Mark Judy and Ubuntu

Mark Judy

Mark Judy

July 17, 1947 - March 25, 2023

Former Cascade Medical leader remembered for commitment, philosophy

Mark Judy served as Cascade Medical’s chief executive officer from 2009 through 2011, bringing with him decades of healthcare leadership experience. He served as CEO of Everett General Hospital from 1983-1994 and of Valley General Hospital from 2000-2009. He also served on the Washington State Hospital Association Board of Trustees from 2001 to 2011. He was awarded the Joe Hopkins Memorial Award in 1996.

He and his wife, Terri, also were involved in mission work. Through the late 1990s and again after leaving Cascade Medical in 2012, they worked with various organizations in Kenya, East Africa, including the Kijabe Hospital and Africa Inland Mission.

After retiring, Mark Judy remained an integral part of multiple foundation and mission boards, including Cascade Medical Foundation and Bethany of the Northwest.  

At the time of his death, he was Cascade Medical Foundation’s treasurer.

Following his passing, many of those whose lives were influenced by Mark’s leadership made donations in his memory to Cascade Medical Foundation. Board members, looking for a way to honor his legacy, proposed using those donations to establish a fund to help Cascade Medical staff with much-needed resources for everything from ongoing education to training for a specific new program or service.

“He encouraged and mentored leaders at all levels. The education fund would be incredibly meaningful to him,” said Terri Judy, who continues to serve on the CMF Board.

This Ubuntu poster, a gift from Mark Judy, hangs in Cascade Medical's Arleen Blackburn
Conference room, the meeting space for both Cascade Medical's elected commissioners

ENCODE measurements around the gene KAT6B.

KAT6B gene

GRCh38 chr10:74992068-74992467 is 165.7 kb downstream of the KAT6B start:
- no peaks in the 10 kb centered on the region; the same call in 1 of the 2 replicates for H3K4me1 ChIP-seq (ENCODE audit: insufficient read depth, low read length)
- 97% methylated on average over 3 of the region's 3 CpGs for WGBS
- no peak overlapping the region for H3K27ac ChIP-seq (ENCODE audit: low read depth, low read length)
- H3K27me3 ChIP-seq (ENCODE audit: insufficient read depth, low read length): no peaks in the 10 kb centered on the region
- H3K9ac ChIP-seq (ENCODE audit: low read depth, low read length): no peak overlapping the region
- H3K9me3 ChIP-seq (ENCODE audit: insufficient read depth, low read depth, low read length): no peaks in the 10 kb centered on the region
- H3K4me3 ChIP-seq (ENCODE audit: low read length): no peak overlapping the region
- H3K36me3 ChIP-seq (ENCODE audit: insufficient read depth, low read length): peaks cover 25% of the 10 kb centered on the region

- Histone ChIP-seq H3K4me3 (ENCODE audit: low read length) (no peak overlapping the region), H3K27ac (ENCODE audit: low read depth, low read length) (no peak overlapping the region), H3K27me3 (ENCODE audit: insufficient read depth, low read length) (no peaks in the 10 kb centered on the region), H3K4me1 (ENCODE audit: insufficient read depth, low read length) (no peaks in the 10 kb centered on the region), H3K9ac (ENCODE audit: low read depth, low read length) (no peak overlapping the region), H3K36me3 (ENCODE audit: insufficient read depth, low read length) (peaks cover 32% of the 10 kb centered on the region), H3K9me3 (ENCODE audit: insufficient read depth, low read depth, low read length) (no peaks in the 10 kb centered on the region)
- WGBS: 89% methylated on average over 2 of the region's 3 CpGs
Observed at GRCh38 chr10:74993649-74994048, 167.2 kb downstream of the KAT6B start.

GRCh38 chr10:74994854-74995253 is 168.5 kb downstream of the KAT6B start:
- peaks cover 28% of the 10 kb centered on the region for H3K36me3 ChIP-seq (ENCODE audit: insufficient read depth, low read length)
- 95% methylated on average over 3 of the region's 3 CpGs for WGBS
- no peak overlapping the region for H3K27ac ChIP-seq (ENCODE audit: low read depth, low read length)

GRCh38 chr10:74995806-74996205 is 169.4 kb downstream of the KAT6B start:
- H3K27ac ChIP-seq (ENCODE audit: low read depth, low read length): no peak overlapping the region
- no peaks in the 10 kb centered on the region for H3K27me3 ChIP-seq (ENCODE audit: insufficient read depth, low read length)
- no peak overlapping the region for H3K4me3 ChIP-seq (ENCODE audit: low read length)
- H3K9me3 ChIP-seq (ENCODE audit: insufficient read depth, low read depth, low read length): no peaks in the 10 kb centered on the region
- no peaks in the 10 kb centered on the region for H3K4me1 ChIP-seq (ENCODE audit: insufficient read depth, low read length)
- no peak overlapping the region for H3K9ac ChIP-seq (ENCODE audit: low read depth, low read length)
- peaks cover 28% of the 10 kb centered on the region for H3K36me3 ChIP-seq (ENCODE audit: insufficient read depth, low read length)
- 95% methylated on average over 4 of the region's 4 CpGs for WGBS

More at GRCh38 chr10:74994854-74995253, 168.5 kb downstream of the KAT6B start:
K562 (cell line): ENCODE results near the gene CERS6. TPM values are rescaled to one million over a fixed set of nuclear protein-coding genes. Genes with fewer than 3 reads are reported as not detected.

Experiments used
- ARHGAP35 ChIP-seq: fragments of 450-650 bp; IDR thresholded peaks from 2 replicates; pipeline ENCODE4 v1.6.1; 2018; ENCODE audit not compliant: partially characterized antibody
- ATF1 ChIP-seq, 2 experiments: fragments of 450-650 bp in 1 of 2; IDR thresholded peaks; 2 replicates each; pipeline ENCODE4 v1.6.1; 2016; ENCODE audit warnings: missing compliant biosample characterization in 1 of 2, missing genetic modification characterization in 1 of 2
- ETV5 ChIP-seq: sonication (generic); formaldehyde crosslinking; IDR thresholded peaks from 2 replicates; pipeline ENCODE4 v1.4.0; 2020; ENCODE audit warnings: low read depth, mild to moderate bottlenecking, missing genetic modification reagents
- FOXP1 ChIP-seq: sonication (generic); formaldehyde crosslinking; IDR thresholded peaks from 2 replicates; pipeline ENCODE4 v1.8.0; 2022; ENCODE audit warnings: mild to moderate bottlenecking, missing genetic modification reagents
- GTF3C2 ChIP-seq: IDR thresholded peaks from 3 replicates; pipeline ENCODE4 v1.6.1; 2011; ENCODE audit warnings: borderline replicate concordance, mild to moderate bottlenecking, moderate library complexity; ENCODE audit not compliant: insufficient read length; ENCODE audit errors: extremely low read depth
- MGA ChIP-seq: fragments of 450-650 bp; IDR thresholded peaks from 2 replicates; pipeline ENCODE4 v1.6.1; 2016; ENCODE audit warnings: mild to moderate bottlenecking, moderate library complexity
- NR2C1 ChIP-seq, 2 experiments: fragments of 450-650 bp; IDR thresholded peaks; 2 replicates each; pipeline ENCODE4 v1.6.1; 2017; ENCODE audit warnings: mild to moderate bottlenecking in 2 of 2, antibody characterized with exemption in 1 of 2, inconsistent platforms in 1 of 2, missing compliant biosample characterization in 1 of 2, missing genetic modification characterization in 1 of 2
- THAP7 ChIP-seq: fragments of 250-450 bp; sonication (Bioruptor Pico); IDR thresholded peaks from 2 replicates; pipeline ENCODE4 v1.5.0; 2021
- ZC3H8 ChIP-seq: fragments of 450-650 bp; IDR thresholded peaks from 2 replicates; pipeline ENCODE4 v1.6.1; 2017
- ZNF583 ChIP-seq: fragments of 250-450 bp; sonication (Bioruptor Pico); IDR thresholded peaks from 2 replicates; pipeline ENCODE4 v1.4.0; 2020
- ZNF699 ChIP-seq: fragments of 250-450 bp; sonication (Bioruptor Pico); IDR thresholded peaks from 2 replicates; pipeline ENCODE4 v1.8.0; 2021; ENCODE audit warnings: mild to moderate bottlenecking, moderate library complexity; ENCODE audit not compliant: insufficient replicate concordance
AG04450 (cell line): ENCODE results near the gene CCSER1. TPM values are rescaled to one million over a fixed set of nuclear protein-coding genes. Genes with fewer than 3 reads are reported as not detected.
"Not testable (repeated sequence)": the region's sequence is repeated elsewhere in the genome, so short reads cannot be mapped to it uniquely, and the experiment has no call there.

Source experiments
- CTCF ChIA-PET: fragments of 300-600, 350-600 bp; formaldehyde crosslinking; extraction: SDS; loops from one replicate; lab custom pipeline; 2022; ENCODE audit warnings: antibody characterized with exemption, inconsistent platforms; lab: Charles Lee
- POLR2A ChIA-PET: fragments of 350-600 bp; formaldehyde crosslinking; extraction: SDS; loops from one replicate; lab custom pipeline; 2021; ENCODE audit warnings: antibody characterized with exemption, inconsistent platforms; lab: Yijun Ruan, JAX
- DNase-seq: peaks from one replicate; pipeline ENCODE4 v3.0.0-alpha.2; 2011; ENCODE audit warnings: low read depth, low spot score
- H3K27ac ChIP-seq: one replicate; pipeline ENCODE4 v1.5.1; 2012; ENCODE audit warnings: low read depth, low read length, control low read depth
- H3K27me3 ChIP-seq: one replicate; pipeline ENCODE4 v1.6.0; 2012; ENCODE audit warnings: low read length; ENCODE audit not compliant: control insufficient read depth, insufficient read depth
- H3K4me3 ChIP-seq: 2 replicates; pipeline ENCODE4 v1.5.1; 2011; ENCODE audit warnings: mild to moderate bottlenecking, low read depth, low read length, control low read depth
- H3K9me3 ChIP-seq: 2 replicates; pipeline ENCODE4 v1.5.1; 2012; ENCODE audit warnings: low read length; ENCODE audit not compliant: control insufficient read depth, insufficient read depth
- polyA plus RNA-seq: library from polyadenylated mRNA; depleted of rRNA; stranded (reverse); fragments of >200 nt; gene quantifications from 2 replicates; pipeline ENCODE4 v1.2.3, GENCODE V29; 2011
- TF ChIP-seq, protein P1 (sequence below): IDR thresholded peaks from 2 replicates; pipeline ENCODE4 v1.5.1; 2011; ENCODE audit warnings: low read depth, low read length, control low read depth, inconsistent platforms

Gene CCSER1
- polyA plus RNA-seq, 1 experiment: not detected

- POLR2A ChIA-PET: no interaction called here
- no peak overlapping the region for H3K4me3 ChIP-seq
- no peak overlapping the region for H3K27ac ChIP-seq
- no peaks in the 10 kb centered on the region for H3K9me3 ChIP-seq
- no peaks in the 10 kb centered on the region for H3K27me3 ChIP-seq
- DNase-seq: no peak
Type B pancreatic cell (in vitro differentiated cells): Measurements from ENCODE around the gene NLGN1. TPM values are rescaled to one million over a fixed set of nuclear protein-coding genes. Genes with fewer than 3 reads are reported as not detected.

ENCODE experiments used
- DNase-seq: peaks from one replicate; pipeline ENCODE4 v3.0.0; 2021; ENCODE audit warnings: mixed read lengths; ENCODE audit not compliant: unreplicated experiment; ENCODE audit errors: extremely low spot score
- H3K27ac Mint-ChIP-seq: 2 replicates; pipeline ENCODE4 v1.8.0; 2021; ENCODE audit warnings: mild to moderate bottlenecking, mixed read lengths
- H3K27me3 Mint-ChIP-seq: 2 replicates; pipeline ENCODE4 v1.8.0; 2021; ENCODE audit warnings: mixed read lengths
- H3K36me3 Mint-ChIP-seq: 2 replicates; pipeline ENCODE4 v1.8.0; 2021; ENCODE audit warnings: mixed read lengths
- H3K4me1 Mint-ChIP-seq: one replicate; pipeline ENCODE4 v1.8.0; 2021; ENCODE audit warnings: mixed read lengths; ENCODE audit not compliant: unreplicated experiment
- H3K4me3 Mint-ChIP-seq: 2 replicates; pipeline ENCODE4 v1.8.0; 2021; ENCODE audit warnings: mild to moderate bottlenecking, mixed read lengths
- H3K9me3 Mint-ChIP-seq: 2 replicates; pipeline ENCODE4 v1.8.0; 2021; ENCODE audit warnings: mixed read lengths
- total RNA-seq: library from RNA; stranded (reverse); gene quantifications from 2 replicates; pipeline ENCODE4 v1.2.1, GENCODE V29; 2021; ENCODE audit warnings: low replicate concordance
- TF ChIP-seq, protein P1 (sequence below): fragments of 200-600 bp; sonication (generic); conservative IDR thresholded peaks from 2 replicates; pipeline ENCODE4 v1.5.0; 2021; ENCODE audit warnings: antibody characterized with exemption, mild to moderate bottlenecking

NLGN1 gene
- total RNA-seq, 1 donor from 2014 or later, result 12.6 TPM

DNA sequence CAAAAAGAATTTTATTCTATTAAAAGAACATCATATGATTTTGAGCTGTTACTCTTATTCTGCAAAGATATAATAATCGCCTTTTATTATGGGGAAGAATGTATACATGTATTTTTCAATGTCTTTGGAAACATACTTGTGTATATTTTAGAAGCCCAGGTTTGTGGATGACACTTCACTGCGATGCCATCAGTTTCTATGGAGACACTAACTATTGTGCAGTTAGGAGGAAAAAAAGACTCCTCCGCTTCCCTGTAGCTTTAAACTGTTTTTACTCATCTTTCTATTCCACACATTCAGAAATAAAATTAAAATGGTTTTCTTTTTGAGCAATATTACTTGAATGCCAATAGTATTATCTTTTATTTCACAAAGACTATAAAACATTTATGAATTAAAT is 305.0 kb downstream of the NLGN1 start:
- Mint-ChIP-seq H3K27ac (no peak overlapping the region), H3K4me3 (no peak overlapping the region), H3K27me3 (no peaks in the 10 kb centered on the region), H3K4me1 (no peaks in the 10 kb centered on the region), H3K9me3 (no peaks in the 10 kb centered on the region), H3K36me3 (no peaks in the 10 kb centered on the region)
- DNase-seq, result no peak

and the volunteer Foundation Board Members.

Mark’s leadership style incorporated the Zulu concept of Ubuntu as described in Desmond Tutu’s book “No Future Without Forgiveness.”

In essence, it means “a person is a person through other people,” Terri Judy said. “He dedicated his life to service and he always strived to influence in positive ways each person in his sphere.”

Current CM CEO Diane Blake agreed. She worked with Mark during his tenure as CM CEO and during his years of service on the Foundation board.

“It is because of him that I became CFO and then CEO,” she said. “He had a way of seeing the potential in people and encouraging and inspiring growth. His belief in me allowed me to see beyond what I saw of myself and trust that I could learn and grow and do more.”

Her leadership style was shaped by Mark Judy.

“He was the best role model a person could hope to have, and a person I feel blessed to have worked with and learned from,” she said. “He gave people trust and grace and he was kind and also clear on what was the ‘right thing.’”

He likely would “be a little embarrassed” at putting his name on an education fund, she said, but pleased that it could help others.

“It was never about credit for him,” she said. “I don’t think I ever saw him sit at the head of the table in a meeting, for example. His humility as a leader and wanting to send the message in as many ways as possible that he respected each person’s voice remains impactful to me to this day.”

He would be “delighted and happy beyond measure,” though, at the purpose of the fund.

“He was so good at seeing people’s potential and encouraging them – to have a vehicle to take the next step and help financially encourage would be a lot of perfect icing on an already great cake,” she said.

During Mark Judy’s tenure as CEO, Cascade Medical implemented a student loan reimbursement program.

“He believed in education and giving people the space and lift to make the most of themselves,” she said. “I’m sure that was because he could see and want both the best for the person and then also the ripple of good things that extended to others around that person. It’s a lovely way of consistently making the world a better place.  This is a great way to honor him, to have financial lift available in perpetuity, for helping individuals and thus the world.”

Go here for information about the Mark Judy Memorial Caregiver Education Fund.

Go here for information about applying for the new fund.

“Bringing people together is what I call 'ubuntu,' which means 'I am because we are.' Far too often people think of themselves as just individuals, separated from one another, whereas you are connected and what you do affects the whole world. When you do well, it spreads out; it is for the whole of humanity.”

— Desmond Tutu

If you would like to make a tax-deductible contribution to the Mark Judy Memorial Caregiver Education Fund, go to the “donate” button below.